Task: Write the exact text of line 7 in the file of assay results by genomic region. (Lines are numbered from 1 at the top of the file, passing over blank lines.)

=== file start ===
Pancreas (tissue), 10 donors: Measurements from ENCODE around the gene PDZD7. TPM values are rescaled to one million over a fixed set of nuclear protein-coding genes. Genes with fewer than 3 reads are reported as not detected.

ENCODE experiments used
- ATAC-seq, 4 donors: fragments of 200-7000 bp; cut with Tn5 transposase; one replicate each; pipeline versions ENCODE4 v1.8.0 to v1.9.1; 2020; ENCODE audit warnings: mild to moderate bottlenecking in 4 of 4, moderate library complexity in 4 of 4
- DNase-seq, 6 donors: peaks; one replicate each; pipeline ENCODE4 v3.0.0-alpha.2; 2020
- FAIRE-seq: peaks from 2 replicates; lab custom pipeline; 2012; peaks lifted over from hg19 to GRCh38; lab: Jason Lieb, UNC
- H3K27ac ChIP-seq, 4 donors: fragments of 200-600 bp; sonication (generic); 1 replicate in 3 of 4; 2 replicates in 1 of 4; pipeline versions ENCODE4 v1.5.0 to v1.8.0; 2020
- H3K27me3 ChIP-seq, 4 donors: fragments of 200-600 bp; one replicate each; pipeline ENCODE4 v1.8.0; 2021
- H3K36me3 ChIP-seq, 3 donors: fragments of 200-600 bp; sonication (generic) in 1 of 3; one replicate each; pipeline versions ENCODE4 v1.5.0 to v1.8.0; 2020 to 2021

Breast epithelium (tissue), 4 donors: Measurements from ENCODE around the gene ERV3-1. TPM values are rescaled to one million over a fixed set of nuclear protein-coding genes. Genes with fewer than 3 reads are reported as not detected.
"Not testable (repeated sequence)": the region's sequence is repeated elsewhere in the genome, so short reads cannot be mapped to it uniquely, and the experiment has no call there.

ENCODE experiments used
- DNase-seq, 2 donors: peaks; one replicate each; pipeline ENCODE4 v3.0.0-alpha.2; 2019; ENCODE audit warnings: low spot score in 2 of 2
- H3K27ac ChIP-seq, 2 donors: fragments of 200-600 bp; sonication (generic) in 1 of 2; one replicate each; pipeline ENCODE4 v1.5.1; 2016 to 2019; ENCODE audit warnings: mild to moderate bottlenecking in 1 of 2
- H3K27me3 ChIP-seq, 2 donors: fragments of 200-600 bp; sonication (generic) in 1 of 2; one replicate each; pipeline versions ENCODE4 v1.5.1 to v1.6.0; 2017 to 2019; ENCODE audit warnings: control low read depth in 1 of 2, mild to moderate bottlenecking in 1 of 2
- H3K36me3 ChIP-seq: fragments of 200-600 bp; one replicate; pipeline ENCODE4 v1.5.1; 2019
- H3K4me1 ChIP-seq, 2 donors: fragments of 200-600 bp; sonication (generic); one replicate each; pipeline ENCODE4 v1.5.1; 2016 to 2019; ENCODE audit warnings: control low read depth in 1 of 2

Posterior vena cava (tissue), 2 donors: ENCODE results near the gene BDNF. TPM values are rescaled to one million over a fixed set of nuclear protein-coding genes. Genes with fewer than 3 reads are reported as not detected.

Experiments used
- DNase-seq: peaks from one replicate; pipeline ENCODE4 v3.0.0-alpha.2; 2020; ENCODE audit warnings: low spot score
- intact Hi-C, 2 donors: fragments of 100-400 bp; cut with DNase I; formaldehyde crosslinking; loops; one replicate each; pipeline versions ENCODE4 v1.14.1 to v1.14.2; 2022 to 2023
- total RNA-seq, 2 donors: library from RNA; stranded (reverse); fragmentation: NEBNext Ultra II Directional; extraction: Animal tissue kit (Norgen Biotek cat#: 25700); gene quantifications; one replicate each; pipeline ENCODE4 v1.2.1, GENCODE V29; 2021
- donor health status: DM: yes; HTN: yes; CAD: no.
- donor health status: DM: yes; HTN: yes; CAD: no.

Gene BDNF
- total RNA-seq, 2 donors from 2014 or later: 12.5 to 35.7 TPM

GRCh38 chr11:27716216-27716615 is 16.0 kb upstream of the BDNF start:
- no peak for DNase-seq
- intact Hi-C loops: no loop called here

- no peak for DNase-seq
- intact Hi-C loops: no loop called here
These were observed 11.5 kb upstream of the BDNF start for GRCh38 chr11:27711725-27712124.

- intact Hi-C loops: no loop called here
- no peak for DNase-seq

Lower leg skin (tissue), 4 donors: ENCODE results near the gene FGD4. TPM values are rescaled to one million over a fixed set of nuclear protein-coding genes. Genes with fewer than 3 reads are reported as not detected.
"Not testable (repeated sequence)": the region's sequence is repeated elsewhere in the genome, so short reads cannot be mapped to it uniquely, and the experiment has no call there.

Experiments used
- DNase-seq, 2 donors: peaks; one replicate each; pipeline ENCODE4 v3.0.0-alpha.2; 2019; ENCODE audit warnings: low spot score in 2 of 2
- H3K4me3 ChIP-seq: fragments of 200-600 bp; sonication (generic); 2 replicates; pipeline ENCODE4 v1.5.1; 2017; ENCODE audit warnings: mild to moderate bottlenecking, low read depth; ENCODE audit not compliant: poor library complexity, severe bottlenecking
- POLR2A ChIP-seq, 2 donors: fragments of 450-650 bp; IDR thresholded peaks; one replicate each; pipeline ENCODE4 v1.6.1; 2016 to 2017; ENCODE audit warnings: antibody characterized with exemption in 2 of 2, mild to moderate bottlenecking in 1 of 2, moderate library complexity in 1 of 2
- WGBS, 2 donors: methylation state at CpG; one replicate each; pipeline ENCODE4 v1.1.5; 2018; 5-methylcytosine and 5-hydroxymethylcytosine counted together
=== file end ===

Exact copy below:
- H3K27me3 ChIP-seq, 4 donors: fragments of 200-600 bp; one replicate each; pipeline ENCODE4 v1.8.0; 2021